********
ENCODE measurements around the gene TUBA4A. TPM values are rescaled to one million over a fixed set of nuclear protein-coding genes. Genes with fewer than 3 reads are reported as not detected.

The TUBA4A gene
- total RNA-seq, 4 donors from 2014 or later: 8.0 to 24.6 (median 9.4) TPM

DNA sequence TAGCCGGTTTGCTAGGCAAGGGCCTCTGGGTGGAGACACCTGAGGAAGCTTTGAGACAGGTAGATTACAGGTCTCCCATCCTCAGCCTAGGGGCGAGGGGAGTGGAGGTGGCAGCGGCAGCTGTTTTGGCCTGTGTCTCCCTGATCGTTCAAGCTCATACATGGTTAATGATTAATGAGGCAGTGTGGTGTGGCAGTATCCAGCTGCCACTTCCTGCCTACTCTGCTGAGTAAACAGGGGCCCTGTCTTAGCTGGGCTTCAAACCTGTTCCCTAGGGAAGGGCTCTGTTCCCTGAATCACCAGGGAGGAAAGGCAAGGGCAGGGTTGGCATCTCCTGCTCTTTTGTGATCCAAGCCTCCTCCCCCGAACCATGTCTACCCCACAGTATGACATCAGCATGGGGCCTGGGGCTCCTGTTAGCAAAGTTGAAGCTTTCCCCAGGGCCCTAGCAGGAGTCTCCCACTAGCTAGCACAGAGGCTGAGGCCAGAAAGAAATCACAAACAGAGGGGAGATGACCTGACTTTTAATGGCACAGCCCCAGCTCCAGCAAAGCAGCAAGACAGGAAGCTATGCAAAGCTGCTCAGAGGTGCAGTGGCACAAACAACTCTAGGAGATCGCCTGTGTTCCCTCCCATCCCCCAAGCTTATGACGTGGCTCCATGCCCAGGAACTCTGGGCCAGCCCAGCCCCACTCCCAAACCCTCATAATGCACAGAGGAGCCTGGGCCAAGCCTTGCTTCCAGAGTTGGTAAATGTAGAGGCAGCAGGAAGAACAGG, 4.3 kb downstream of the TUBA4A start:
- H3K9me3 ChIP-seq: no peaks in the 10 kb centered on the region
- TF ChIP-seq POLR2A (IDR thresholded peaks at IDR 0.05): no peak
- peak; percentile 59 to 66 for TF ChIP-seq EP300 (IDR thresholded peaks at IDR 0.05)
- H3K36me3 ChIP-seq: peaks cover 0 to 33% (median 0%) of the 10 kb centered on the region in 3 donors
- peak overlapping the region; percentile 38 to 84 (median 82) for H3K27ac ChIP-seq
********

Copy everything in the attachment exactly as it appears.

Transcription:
ENCODE measurements around the gene TUBA4A. TPM values are rescaled to one million over a fixed set of nuclear protein-coding genes. Genes with fewer than 3 reads are reported as not detected.

The TUBA4A gene
- total RNA-seq, 4 donors from 2014 or later: 8.0 to 24.6 (median 9.4) TPM

DNA sequence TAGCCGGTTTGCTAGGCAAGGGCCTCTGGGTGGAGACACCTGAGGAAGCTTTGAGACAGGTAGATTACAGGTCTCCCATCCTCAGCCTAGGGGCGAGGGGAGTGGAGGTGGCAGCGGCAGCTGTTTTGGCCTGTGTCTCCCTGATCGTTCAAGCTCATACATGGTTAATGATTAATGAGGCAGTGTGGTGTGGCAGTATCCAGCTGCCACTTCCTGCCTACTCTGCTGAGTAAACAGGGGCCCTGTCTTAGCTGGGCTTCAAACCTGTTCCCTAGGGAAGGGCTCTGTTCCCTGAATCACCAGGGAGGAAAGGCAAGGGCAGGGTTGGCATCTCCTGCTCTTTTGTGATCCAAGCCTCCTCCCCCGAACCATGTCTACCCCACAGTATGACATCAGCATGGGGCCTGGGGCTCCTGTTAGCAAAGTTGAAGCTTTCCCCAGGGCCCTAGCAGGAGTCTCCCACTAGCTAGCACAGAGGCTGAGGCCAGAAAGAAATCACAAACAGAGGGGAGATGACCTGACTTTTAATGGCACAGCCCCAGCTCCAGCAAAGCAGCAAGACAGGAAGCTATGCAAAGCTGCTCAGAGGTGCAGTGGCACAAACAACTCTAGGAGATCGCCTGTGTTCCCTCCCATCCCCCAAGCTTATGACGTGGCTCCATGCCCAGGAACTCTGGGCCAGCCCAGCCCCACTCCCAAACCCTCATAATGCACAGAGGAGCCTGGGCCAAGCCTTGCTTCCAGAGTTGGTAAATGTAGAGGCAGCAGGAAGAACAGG, 4.3 kb downstream of the TUBA4A start:
- H3K9me3 ChIP-seq: no peaks in the 10 kb centered on the region
- TF ChIP-seq POLR2A (IDR thresholded peaks at IDR 0.05): no peak
- peak; percentile 59 to 66 for TF ChIP-seq EP300 (IDR thresholded peaks at IDR 0.05)
- H3K36me3 ChIP-seq: peaks cover 0 to 33% (median 0%) of the 10 kb centered on the region in 3 donors
- peak overlapping the region; percentile 38 to 84 (median 82) for H3K27ac ChIP-seq